Scientific Testing Policy
The Museum accepts requests for scientific sampling, testing, and analysis—both destructive and non-destructive—in order to promote research on its collections. Requests are evaluated based on a comparison of the potential contribution to knowledge and the potential negative effects to the Museum and the objects being tested.
Submitting a Request
Researchers must submit a written proposal to the Registrar. The Registrar will bring the proposal to the Acquisition Committee for review and approval and then report its decision to the researcher.
Proposals should include the following information:
- names and contact information of the researcher and all affiliated persons and facilities to be involved in the testing, evaluation, and publication of results
- a list of the objects to be tested, including accession numbers
- supporting documents that demonstrate how these objects were selected for testing, why the scientific testing is important, and the potential knowledge to be gained by the proposed analysis
- a description of the scientific procedures and methodology to be used
- a description of how the object and/or samples will be handled to minimize damage or disfigurement
- a description of arrangements for packing and shipping
- a description of how artifacts or samples will be identified and tracked, including cross-referencing of Museum accession numbers with any tracking numbers assigned during the scientific testing process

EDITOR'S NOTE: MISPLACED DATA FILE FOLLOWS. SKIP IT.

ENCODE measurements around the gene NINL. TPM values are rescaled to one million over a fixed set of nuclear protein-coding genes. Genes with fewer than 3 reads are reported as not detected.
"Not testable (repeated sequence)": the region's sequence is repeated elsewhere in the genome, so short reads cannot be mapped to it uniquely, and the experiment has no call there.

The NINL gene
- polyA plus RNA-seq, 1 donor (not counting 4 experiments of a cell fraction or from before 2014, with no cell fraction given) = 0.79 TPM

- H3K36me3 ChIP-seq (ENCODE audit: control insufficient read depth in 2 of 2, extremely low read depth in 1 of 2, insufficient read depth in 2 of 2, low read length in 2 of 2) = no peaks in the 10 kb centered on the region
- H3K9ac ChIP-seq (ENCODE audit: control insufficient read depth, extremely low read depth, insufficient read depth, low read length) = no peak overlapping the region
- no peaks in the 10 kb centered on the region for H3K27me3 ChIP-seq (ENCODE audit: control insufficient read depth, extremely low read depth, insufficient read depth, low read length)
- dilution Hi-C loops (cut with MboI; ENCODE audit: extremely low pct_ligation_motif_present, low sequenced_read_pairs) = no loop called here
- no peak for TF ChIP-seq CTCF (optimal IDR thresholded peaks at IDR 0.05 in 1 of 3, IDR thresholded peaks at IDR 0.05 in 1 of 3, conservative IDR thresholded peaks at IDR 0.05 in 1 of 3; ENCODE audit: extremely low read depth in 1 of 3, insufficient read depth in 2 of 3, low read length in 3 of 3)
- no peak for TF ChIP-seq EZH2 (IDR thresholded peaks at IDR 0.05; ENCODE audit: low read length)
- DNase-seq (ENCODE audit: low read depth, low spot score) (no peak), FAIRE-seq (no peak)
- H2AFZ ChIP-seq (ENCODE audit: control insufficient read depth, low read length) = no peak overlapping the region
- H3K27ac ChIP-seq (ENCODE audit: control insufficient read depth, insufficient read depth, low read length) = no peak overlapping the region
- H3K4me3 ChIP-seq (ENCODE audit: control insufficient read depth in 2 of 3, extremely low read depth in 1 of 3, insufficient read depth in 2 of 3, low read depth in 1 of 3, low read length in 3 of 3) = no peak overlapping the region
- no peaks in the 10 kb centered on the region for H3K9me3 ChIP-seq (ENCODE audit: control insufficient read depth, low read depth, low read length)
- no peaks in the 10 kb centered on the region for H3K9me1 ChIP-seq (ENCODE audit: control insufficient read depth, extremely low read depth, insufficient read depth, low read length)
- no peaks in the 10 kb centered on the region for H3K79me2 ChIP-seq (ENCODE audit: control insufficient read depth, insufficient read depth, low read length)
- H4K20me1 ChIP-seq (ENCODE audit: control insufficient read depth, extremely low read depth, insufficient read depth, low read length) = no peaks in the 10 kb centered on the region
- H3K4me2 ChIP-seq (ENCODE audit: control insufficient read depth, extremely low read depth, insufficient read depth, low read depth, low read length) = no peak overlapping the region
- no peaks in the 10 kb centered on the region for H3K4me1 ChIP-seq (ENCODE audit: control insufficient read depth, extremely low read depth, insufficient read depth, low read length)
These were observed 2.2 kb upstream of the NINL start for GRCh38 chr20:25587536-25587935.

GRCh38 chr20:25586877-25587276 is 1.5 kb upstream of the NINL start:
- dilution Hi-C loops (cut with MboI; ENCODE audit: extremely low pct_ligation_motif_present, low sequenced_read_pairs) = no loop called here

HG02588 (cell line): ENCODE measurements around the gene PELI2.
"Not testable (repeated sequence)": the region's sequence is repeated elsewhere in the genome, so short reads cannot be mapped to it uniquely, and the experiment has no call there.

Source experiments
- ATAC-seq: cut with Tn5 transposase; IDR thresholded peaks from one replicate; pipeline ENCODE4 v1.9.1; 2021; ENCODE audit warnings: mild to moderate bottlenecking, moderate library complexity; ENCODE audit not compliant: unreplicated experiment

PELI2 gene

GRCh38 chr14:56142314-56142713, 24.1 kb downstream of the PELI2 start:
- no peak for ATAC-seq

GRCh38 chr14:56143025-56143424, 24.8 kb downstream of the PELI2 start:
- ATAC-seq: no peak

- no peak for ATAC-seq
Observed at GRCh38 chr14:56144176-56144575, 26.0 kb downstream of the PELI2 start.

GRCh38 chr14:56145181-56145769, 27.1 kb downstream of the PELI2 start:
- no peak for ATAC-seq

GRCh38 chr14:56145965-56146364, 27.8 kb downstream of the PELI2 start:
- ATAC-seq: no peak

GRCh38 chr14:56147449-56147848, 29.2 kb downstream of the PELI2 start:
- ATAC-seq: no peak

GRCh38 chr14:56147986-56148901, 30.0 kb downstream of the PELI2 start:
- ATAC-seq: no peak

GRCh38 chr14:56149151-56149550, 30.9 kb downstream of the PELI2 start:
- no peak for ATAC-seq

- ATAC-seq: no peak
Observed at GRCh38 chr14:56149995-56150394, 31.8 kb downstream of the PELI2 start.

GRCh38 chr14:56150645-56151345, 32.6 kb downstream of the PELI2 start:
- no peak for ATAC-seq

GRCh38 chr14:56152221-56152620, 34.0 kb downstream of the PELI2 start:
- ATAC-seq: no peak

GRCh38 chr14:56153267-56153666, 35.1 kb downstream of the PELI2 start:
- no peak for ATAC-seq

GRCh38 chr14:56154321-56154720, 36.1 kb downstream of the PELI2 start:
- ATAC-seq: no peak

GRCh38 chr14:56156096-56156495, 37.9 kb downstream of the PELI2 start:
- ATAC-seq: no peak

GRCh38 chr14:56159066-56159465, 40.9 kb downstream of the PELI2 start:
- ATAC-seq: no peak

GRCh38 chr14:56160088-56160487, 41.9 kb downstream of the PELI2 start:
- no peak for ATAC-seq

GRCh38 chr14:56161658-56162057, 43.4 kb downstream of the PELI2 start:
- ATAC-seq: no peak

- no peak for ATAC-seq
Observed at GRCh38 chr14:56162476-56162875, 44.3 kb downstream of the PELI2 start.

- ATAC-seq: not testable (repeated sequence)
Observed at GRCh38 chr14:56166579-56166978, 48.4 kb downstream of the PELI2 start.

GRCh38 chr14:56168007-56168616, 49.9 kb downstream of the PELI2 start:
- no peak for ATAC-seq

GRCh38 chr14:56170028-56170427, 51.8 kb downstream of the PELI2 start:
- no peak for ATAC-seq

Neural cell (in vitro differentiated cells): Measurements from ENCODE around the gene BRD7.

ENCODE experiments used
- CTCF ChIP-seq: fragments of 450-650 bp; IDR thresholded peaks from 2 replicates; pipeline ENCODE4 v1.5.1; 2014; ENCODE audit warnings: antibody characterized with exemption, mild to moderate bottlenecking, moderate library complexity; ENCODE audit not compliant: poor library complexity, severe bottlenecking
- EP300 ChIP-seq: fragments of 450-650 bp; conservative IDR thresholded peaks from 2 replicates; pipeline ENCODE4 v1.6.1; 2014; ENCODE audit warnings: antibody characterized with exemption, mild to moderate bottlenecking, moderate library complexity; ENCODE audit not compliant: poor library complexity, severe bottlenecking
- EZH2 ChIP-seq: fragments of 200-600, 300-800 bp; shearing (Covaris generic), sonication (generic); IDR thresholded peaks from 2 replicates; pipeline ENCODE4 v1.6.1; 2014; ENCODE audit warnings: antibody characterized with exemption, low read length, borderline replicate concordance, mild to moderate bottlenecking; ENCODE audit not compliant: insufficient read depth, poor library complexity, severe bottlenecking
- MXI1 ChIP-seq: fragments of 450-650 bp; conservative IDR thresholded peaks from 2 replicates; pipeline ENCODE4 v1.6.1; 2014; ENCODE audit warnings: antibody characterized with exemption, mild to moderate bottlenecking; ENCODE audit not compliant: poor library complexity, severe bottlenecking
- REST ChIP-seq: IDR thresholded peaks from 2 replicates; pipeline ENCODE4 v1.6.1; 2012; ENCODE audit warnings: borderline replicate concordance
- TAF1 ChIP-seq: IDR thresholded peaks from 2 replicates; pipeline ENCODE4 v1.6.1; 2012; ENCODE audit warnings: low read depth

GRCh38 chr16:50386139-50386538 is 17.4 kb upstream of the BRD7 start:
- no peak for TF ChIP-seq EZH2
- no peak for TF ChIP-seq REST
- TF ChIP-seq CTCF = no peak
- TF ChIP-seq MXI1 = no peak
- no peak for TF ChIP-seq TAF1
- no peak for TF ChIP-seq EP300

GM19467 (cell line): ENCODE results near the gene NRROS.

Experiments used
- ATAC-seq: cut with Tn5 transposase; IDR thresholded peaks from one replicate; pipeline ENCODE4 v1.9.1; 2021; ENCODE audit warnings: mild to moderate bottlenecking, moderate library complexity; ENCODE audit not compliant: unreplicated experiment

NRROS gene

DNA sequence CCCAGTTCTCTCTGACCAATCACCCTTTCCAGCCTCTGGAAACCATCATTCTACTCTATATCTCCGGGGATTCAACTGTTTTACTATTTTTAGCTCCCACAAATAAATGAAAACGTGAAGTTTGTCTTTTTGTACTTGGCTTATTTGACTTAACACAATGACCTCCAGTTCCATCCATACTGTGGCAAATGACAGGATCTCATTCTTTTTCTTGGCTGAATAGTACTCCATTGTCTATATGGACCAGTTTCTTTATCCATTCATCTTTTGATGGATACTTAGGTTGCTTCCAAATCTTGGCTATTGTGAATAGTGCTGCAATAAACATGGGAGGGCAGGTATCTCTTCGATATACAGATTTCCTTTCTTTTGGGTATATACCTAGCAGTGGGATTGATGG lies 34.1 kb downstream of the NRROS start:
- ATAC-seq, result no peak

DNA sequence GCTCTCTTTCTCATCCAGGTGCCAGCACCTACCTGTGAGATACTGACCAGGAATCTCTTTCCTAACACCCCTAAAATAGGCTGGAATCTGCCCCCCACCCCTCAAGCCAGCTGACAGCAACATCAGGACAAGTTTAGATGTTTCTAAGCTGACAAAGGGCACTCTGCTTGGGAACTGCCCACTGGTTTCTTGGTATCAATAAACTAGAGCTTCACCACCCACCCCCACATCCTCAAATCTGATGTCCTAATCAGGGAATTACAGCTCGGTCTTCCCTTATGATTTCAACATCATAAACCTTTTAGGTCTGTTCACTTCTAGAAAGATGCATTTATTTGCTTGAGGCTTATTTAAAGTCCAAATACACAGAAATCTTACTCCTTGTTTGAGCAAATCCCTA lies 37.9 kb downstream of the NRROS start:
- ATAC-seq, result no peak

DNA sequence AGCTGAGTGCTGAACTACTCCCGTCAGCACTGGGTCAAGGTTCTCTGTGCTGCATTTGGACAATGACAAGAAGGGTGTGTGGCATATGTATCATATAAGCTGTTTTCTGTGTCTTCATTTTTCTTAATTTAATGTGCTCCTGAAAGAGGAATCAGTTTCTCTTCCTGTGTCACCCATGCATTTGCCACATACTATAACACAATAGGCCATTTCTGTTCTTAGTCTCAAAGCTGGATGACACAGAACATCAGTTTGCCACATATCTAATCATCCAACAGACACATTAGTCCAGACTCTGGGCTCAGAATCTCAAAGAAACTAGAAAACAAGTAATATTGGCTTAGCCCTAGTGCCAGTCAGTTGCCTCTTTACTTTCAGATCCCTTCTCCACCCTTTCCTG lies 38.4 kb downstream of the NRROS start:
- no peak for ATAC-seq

- an expected time schedule
- acknowledgment of responsibility to publish or otherwise disseminate the results of the analysis
- acknowledgement that the researcher will provide to the Museum a copy of all raw data resulting from the analysis and a copy of all manuscripts, submissions, reports, papers, and publications that make use of these data
- a written statement addressing cultural sensitivity issues, if applicable
Criteria for Scientific Testing Requests
The Acquisitions Committee will approve or deny the request following a careful review of the following considerations:
- the title of all requested objects is held by the Museum and object is free of any and all encumbrances
- the potential knowledge to be gained by the proposed analysis and the likelihood that a valid result will be attained
- the soundness of the proposed research methodology and testing process and the likelihood that a valid result will be achieved
- the researcher’s acknowledgement of responsibility to publish or otherwise disseminate the results of the analysis
- the extent of loss, damage, or disfigurement that may be caused to the object and the degree to which it can be minimized
- the uniqueness, rarity, integrity, intellectual value, and aesthetic value of the object
- the potential for public objection to the testing and treatment of the object due to cultural beliefs
- the availability of financial, staff, time, and other resources required to implement the request
Scientific Testing Procedure
Once a proposal is approved, the following steps are taken to carry out the scientific testing:
- The Collections Manager takes samples for testing, directly supervises that process, or gives prior written approval for other individuals to do so.
- The Museum’s Outgoing Loan Policy is followed for all objects and samples of objects being removed from the Museum for scientific testing.
- Packing and shipping of all objects and samples of objects being removed from the Museum are arranged under the direct supervision of the Collections Manager and must be in keeping with the Museum’s Packing and Shipping Policy.
Results from scientific analysis are confidential until published or disseminated by the individual(s) making the request. If the researcher fails to publish within an established period of time, results may be released with permission from the Director, in consultation with University Legal Counsel.